Video

Video Five Patients Given Experimental Ebola Drug Said to Be Improving

The World Health Organization has approved the use of experimental treatments for Ebola patients in West Africa. The Ebola outbreak there is unprecedented, the disease deadly. The number of people who have died from Ebola has surpassed 1,200. VOA's Carol Pearson reports on the ethical considerations of allowing experimental drugs to be used.
Video

Video In Ukraine, Fear and Distrust Remain Where Fighting has Stopped

As the Ukrainian military reclaims control of eastern cities from pro-Russian separatists, residents are getting a chance to rebuild their lives. VOA's Gabe Joselow reports from the town of Kramatorsk in Donetsk province, where a sense of fear is still in the air, and distrust of the government in Kyiv still runs deep.
Video

Video China Targets Overseas Assets of Corrupt Officials

As China presses forward with its anti-graft effort, authorities are targeting corrupt officials who have sent family members and assets overseas. The efforts have stirred up a debate at home on exactly how many officials take that route and how likely it is they will be caught. Rebecca Valli has this report.
Video

Video Leading The Fight Against Islamic State, Kurds Question Iraqi Future

Western countries including the United States have begun arming the Kurdish Peshmerga forces in northern Iraq to aid their battle against extremist Sunni militants from the Islamic State. But there are concerns that a heavily-armed Kurdistan Regional Government, or KRG, might seek to declare independence and cause the break-up of the Iraqi state. As Henry Ridgwell reports from London, the KRG says it will only seek greater autonomy from Baghdad.
Video

Video In Rural Kenya, Pressure Builds Against Female Circumcision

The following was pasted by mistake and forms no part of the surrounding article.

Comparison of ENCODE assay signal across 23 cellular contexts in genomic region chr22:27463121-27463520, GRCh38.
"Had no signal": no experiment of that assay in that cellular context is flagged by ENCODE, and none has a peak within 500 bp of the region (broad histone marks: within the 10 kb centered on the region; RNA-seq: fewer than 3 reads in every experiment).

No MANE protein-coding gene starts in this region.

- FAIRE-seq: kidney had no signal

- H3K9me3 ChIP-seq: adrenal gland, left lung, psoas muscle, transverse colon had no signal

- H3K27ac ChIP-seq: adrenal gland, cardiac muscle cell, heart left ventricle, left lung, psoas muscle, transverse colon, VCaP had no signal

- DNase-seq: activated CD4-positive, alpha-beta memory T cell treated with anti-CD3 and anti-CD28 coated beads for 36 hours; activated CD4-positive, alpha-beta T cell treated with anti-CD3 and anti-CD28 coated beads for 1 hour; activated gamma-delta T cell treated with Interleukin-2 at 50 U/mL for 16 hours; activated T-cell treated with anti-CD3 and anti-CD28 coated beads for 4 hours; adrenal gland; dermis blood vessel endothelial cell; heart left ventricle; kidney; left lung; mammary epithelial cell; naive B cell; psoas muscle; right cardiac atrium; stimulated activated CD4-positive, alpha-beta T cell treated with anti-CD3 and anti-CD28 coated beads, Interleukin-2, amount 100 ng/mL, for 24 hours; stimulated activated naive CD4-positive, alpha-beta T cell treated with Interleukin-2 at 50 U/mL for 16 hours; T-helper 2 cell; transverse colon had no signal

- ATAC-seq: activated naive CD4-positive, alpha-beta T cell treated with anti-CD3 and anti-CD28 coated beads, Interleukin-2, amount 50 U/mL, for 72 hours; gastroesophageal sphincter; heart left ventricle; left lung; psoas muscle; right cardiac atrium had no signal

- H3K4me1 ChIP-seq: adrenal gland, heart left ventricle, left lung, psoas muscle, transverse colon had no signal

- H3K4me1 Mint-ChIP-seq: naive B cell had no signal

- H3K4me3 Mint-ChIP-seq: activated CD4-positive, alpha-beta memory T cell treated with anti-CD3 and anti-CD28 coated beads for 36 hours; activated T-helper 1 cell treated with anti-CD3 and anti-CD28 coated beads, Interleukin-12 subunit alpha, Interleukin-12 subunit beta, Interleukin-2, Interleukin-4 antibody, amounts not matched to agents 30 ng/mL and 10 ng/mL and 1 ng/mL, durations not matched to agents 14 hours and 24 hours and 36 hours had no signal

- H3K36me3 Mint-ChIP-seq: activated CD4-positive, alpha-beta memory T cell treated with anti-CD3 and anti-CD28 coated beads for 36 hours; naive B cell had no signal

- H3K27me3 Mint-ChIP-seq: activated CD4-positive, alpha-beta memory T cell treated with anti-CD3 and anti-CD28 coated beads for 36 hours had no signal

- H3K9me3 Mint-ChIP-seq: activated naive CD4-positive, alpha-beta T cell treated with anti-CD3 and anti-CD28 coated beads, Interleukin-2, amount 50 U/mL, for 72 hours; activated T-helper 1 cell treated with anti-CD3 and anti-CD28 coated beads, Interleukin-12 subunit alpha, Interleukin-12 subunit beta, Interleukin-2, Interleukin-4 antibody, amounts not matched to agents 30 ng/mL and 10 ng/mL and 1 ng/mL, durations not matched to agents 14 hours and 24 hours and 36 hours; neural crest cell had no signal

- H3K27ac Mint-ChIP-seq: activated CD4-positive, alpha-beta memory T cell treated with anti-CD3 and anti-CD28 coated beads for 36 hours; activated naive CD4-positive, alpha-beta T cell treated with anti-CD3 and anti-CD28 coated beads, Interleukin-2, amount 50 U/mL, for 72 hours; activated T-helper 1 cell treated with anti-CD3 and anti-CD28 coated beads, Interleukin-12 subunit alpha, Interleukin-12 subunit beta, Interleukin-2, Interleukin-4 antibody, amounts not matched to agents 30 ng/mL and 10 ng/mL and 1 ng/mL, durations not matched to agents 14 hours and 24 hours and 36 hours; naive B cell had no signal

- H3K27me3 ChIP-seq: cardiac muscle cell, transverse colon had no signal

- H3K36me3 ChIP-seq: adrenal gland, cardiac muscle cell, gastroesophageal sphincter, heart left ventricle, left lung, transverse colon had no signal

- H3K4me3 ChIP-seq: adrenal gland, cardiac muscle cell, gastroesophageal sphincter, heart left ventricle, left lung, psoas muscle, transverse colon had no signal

In some Kenyan communities, female genital mutilation remains a rite of passage. But activists are pushing back, with education for girls and with threats of punishment those who perform the circumcision. Mohammed Yusuf looks at the practice in the rural eastern community of Tharaka-Nithi.
Video

Video For Obama, Racial Violence is Personal Issue

The racial violence in the St. Louis suburb of Ferguson is presenting U.S. President Barack Obama with an issue to which he has a deep personal connection. To many Americans, Obama's election as America's first black president marked a turning point in race relations in the United States, and Obama has made ending the violence a policy priority. On Monday he issued a new call for calm and understanding. Luis Ramirez reports from the White House.
Video

Video Clinton-Obama Relationship Could Impact 2016 Election

President Barack Obama and former Secretary of State Hillary Clinton have a long and complicated relationship. That relationship took another turn recently when Clinton criticized the president’s foreign policy. VOA National Correspondent Jim Malone reports there is renewed attention on the Clinton-Obama relationship as Hillary Clinton considers running for
Video

Video Iran Looks to Maintain Influence in Baghdad With New Shia PM

Washington and Tehran share the goal of stopping Syrian-based militants in Iraq. But experts say it's Iran, not the United States, that will most influence how the new government in Baghdad approaches internal reforms and the war in Syria. VOA State Department Correspondent Scott Stearns has the story.

AppleAndroid